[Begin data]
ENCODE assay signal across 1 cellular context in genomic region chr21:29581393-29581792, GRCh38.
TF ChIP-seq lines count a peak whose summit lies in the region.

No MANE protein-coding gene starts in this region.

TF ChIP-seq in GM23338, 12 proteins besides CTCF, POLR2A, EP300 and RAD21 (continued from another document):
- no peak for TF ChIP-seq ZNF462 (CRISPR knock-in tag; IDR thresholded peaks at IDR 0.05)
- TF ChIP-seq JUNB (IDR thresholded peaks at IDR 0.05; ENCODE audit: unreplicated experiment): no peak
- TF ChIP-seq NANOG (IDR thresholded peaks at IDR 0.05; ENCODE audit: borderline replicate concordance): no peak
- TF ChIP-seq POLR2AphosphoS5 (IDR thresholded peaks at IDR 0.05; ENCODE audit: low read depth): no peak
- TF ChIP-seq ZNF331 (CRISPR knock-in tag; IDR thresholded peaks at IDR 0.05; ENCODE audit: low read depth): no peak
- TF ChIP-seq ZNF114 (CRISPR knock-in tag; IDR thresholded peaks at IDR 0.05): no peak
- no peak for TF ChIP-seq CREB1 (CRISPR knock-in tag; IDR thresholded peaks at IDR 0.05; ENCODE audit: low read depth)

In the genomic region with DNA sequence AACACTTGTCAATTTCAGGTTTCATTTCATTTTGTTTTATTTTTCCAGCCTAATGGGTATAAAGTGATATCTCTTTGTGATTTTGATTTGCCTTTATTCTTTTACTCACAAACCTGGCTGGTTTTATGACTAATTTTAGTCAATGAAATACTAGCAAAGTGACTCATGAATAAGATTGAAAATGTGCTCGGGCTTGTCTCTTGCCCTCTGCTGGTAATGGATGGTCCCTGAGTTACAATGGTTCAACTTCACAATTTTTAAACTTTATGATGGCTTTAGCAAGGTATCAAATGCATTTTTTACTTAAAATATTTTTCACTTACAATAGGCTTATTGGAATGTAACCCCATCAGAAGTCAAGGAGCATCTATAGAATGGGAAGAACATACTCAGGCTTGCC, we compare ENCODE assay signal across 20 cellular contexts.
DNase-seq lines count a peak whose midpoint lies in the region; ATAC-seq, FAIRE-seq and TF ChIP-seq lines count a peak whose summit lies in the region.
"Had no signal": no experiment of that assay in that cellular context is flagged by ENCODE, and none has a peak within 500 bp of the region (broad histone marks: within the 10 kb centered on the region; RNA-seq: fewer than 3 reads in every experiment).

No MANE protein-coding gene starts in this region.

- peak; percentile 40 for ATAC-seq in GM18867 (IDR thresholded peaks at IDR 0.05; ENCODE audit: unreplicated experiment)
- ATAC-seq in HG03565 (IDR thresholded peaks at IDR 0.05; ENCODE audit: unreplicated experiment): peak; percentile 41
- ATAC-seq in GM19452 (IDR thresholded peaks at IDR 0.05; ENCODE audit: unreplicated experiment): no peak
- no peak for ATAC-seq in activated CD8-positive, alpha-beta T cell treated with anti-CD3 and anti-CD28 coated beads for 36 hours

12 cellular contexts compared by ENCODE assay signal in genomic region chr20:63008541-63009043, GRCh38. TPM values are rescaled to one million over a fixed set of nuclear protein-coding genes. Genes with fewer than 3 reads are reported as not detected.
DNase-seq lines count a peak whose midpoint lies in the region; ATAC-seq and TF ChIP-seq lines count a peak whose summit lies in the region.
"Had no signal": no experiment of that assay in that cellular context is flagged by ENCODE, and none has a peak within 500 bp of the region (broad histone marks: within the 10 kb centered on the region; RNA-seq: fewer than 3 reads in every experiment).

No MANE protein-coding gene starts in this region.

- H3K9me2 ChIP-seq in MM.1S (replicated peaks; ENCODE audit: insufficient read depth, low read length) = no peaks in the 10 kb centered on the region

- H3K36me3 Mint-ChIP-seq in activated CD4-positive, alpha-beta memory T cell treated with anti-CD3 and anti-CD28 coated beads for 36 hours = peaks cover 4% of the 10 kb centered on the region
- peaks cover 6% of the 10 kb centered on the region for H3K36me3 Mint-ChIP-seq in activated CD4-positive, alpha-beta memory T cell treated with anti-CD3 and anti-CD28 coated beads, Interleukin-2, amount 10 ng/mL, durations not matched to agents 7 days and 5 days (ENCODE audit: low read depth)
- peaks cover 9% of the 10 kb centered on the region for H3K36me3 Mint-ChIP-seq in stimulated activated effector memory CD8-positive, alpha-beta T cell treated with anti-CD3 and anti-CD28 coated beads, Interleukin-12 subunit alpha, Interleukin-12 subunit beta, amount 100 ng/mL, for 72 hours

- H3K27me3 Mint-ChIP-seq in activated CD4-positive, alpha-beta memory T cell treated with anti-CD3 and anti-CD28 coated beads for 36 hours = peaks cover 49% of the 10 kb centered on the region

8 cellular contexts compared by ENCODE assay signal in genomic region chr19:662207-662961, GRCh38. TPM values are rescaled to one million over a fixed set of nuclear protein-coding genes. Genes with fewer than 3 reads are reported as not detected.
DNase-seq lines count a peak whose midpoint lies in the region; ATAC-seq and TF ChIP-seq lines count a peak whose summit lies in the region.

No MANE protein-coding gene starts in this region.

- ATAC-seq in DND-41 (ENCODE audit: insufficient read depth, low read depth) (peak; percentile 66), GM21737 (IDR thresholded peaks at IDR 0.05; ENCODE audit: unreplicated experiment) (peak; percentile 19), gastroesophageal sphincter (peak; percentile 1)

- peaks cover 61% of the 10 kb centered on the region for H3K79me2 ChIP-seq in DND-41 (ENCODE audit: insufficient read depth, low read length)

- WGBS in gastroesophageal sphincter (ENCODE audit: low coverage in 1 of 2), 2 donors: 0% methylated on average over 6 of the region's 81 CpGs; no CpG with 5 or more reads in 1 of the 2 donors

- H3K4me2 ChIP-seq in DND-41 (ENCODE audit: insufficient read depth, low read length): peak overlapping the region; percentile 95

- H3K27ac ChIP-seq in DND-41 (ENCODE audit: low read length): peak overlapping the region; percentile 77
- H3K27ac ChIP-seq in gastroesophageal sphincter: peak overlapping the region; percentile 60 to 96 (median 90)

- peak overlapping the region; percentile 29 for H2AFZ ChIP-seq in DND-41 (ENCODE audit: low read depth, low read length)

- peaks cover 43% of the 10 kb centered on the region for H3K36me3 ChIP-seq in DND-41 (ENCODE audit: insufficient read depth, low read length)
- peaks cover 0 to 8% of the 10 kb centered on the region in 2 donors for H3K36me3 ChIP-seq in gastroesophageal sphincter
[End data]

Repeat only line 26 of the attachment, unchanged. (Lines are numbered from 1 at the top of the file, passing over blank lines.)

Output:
- peaks cover 6% of the 10 kb centered on the region for H3K36me3 Mint-ChIP-seq in activated CD4-positive, alpha-beta memory T cell treated with anti-CD3 and anti-CD28 coated beads, Interleukin-2, amount 10 ng/mL, durations not matched to agents 7 days and 5 days (ENCODE audit: low read depth)